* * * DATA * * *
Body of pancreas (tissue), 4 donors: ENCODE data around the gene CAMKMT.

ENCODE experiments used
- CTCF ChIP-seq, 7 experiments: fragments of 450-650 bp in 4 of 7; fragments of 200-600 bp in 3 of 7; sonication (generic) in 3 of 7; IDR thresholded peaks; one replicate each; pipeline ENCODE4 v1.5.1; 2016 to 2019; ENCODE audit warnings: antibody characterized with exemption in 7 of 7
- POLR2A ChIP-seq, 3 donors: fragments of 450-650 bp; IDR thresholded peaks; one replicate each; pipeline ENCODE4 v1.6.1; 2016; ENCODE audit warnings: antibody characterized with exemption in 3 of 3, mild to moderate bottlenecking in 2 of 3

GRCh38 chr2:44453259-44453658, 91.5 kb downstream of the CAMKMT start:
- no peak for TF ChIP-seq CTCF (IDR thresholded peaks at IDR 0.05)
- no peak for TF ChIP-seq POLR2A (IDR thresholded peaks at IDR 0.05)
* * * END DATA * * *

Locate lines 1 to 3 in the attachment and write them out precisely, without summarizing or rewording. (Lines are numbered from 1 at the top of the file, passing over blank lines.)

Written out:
Body of pancreas (tissue), 4 donors: ENCODE data around the gene CAMKMT.

ENCODE experiments used
- CTCF ChIP-seq, 7 experiments: fragments of 450-650 bp in 4 of 7; fragments of 200-600 bp in 3 of 7; sonication (generic) in 3 of 7; IDR thresholded peaks; one replicate each; pipeline ENCODE4 v1.5.1; 2016 to 2019; ENCODE audit warnings: antibody characterized with exemption in 7 of 7